Rabbi Amar
Photo: Yitzhak Elharar
Mezuzah, kiss from the air
Photo: Rotem Feldner

H1N1 recommendation: Don't kiss mezuzot

Ultra-Orthodox media concerned with spreading of swine flu epidemic asks the question: Can disease be contracted by kissing mezuzah? Seven doctors asked say all objects may be infectious, one doctor specifically recommends practice be avoided

Wednesday morning, Assaf Harofeh Medical Center announced it would limit visits to maternity wards for fear of having patients and newborn babies infected with swine flu, and now, one of the hospital's doctors has also recommended people refrain from kissing mezuzot in public places.


A mezuzah is piece of parchment inscribed with a Jewish prayer affixed on doorframes of Jewish homes as a mitzvah.


Israel's Sephardic Chief Rabbi Shlomo Amar also addressed the issue, saying, "If a specific order is given in the matter, the mezuzah must be kissed from the air, to ensure that the custom is not forgotten."


The H1N1 epidemic is a cause of major concern worldwide, and ultra-Orthodox media has not overlooked it. Haredi reporter Ozel Vatik interviewed seven doctors - including Emergency Room directors and specialists on infectious diseases – on the risks of contracting the virus from kissing a mezuzah – a custom that is highly common among religious and traditional Jews.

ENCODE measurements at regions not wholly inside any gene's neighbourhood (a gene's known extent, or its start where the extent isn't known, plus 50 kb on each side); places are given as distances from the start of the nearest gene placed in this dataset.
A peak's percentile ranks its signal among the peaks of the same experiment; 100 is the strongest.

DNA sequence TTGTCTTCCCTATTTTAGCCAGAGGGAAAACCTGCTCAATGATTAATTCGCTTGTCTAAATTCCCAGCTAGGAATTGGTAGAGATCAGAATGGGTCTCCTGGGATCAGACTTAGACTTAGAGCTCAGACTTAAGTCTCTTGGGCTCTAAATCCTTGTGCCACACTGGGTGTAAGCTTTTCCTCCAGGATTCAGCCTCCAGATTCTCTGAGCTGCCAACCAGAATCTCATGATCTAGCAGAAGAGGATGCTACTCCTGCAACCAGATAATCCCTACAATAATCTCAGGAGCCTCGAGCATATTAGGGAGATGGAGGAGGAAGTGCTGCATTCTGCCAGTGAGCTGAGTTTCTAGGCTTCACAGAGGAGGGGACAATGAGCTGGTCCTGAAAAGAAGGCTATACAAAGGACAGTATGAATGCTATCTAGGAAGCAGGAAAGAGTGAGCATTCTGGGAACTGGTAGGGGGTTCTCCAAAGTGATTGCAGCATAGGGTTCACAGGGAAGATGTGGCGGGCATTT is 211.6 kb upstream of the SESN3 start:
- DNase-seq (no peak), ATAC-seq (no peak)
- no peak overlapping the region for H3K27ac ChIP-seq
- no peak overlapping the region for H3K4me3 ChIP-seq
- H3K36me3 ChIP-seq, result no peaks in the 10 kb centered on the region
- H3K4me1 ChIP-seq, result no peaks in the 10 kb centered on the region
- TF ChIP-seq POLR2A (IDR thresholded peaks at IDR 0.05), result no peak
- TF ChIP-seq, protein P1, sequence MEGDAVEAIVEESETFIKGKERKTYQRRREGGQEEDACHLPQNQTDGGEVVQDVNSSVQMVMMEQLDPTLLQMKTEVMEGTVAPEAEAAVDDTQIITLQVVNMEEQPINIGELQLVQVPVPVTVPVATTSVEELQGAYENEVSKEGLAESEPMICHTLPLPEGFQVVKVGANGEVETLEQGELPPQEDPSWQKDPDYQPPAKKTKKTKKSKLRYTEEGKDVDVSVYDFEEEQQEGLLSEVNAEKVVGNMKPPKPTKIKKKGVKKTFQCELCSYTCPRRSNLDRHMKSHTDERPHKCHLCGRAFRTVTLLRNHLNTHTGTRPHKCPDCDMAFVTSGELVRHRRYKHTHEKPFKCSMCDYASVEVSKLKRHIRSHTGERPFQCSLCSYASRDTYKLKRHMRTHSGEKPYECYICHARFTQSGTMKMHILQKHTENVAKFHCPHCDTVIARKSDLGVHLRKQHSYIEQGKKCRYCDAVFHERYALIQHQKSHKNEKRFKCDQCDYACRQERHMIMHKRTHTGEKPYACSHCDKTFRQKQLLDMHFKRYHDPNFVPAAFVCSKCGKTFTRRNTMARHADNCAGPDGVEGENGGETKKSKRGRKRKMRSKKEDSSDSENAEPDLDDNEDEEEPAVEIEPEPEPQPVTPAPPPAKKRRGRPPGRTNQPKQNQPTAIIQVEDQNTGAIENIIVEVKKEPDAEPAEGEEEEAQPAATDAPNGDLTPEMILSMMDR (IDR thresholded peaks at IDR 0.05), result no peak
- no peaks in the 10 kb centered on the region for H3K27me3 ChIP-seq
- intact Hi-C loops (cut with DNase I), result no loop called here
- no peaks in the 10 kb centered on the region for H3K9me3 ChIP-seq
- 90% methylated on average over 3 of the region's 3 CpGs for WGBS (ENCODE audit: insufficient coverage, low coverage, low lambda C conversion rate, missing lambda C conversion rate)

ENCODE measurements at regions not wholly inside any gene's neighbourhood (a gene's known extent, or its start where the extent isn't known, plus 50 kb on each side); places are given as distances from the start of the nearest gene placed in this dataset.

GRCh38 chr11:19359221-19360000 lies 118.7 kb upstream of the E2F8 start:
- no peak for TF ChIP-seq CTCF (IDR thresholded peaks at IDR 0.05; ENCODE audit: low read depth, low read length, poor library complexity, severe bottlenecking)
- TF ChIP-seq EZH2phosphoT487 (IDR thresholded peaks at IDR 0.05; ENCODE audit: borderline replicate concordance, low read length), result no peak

The doctors unanimously agreed that bacteria leave high levels of residue on such objects, but six of them refused to comment on mezuzot in particular, "so as not to get in trouble with the rabbis".


Dr. Ilan Youngster, a pediatrician at Assaf Harofeh Medical Center, was the only doctor to link risks of infection with kissing the mezuzah, and he even took it one step further and recommended people refrain from doing so.


He based his recommendation on a study he presented about a year-and-a-half ago, in which 70 mezuzot from Assaf Harofeh were sampled and sent in for lab tests. The results were published on Ynet, and showed that all the mezuzot contained dangerous bacteria.


Youngster said then that the results of mezuzot in private homes were expected to be similar and explained, "Most of the bacterial colonies that were found were of bacteria that are found on the skin. Perhaps because of the fact that the mezuzah is a religious object, people are afraid to sterilize it."


Most of the mezuzot tested in the study included colonies of Staphylococcus Coagulase Negative, that can cause serious infectious diseases. The study also revealed E. coli bacteria that cause infections in the reproductive system and urinary tract, Klebsiella, which can cause various infections including pneumonia, and more.


Chief Rabbi Shlomo Amar was asked for his opinion on Dr. Youngster's recommendation and said he was not thrilled with the idea, at least as long as it is not adopted by the Health Ministry. The rabbi said, "If an official order is issued – I recommend anyone that wants to follow it put his hand near the mezuzah and kiss it, so as not to miss out on this good and important custom."


פרסום ראשון: 08.13.09, 09:15
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